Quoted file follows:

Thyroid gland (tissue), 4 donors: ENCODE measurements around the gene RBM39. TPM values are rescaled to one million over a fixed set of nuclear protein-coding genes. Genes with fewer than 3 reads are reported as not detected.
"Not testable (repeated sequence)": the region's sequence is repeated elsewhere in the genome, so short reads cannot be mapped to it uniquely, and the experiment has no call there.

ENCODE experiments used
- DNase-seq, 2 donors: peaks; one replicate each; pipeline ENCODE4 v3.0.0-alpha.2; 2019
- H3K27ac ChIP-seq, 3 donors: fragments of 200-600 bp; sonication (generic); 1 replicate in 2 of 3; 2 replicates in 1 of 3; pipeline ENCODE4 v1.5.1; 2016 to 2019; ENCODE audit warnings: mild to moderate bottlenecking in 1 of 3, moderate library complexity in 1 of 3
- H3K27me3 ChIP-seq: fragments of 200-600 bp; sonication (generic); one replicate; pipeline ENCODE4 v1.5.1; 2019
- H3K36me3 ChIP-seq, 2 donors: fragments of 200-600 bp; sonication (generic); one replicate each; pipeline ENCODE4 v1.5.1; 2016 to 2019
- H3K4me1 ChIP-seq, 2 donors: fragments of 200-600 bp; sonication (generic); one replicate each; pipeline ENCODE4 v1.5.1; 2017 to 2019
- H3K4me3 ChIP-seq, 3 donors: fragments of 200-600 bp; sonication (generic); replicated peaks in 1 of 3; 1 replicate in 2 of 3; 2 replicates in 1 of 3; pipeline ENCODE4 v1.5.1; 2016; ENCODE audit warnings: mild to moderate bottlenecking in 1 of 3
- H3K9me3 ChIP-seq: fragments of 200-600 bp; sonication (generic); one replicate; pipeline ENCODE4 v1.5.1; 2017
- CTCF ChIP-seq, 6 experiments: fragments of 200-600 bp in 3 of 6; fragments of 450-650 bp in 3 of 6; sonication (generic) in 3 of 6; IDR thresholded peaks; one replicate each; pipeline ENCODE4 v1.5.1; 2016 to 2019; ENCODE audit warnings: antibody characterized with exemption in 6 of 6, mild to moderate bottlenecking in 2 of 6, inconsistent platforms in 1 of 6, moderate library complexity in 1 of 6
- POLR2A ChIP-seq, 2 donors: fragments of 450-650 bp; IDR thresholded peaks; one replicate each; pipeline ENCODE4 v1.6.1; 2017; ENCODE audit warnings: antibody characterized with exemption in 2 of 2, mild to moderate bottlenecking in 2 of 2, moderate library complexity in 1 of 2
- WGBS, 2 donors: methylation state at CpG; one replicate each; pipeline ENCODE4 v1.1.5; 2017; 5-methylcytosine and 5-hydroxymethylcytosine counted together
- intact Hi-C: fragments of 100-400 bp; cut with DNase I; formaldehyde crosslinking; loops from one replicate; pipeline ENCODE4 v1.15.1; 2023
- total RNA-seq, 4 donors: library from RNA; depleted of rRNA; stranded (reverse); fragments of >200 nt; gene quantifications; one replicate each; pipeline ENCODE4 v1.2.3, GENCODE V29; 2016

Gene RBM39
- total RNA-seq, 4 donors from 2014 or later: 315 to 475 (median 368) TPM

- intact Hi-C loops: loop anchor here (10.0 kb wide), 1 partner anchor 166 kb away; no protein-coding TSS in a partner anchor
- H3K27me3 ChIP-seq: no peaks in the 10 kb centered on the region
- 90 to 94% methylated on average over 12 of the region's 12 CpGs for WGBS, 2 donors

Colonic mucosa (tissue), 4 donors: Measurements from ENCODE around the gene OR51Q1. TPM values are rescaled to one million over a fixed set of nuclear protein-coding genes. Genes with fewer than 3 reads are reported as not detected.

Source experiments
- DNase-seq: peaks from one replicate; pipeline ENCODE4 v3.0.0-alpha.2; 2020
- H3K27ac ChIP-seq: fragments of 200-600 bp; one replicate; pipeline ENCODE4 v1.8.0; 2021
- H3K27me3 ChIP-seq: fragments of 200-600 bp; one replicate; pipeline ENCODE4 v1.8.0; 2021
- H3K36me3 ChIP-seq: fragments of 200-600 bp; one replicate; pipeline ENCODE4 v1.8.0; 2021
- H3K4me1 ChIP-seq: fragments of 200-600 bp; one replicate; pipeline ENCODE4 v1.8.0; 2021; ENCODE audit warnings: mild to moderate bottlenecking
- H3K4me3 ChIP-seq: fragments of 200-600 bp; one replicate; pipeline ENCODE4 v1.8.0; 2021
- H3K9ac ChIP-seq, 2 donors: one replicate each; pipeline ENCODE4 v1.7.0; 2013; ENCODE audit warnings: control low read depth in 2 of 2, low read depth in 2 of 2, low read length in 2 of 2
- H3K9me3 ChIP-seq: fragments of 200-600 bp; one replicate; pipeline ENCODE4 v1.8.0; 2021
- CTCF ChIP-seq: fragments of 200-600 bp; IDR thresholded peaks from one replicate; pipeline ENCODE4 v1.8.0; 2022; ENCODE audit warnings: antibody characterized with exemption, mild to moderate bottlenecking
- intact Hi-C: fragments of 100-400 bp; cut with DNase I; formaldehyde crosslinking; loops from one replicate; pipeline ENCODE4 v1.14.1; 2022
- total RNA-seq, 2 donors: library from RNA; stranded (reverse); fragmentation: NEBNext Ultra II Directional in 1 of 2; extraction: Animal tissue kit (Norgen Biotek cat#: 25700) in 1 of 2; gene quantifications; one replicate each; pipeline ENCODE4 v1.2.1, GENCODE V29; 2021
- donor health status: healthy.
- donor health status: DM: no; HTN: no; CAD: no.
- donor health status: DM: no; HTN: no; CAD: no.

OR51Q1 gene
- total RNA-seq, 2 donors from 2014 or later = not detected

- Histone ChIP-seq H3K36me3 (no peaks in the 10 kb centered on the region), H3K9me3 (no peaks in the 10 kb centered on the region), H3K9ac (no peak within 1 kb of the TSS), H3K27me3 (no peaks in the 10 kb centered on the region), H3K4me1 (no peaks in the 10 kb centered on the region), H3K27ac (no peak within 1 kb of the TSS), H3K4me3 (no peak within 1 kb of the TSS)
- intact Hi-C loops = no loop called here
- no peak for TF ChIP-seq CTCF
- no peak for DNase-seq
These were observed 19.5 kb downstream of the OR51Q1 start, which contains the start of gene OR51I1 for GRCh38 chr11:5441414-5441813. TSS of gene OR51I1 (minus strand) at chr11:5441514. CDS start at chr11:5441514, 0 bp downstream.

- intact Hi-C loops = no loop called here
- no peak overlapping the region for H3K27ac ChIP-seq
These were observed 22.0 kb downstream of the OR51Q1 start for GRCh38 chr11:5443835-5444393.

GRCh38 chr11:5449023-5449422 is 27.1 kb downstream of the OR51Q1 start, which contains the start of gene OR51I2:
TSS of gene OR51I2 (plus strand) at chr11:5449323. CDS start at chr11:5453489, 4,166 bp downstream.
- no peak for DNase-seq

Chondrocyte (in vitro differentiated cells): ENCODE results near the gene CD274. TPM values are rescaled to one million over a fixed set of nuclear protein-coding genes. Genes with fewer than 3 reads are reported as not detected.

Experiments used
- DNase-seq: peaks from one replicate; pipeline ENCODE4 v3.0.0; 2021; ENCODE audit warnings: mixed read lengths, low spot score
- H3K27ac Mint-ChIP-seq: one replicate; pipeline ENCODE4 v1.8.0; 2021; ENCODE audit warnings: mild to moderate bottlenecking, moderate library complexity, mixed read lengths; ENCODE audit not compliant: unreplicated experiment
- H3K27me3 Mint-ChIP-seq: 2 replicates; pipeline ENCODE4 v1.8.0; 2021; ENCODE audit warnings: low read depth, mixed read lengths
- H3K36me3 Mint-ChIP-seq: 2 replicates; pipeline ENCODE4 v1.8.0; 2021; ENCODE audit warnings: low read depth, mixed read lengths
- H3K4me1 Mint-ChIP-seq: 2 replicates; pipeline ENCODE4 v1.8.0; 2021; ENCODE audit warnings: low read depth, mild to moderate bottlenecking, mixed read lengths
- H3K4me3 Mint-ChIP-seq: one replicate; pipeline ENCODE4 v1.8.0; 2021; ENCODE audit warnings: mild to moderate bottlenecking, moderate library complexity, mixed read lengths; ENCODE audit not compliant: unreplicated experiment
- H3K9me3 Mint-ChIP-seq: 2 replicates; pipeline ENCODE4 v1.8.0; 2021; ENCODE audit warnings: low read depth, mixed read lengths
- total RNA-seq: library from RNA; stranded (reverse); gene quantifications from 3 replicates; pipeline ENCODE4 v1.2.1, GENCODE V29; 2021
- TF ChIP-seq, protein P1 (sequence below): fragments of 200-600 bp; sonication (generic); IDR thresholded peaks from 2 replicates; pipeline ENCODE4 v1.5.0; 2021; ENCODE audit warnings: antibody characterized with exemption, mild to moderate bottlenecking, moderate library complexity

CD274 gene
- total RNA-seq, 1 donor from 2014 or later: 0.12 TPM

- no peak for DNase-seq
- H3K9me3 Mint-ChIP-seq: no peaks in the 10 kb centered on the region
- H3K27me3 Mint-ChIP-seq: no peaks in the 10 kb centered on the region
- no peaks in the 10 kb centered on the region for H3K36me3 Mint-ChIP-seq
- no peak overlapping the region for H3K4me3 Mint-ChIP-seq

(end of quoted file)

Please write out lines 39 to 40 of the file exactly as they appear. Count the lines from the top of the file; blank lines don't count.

- Histone ChIP-seq H3K36me3 (no peaks in the 10 kb centered on the region), H3K9me3 (no peaks in the 10 kb centered on the region), H3K9ac (no peak within 1 kb of the TSS), H3K27me3 (no peaks in the 10 kb centered on the region), H3K4me1 (no peaks in the 10 kb centered on the region), H3K27ac (no peak within 1 kb of the TSS), H3K4me3 (no peak within 1 kb of the TSS)
- intact Hi-C loops = no loop called here